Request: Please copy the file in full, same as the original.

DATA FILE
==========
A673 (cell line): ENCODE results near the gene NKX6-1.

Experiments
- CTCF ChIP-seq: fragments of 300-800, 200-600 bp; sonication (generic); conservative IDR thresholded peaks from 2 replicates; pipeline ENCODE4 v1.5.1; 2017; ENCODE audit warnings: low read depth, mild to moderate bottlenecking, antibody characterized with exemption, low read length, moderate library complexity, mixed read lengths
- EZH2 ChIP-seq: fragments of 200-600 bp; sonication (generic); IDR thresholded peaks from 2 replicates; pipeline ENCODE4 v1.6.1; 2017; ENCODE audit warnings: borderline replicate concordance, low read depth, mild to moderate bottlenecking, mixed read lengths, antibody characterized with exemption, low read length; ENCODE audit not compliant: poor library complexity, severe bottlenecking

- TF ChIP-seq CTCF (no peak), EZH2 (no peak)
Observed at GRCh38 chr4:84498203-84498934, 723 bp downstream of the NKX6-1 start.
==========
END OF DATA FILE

A673 (cell line): ENCODE results near the gene NKX6-1.

Experiments
- CTCF ChIP-seq: fragments of 300-800, 200-600 bp; sonication (generic); conservative IDR thresholded peaks from 2 replicates; pipeline ENCODE4 v1.5.1; 2017; ENCODE audit warnings: low read depth, mild to moderate bottlenecking, antibody characterized with exemption, low read length, moderate library complexity, mixed read lengths
- EZH2 ChIP-seq: fragments of 200-600 bp; sonication (generic); IDR thresholded peaks from 2 replicates; pipeline ENCODE4 v1.6.1; 2017; ENCODE audit warnings: borderline replicate concordance, low read depth, mild to moderate bottlenecking, mixed read lengths, antibody characterized with exemption, low read length; ENCODE audit not compliant: poor library complexity, severe bottlenecking

- TF ChIP-seq CTCF (no peak), EZH2 (no peak)
Observed at GRCh38 chr4:84498203-84498934, 723 bp downstream of the NKX6-1 start.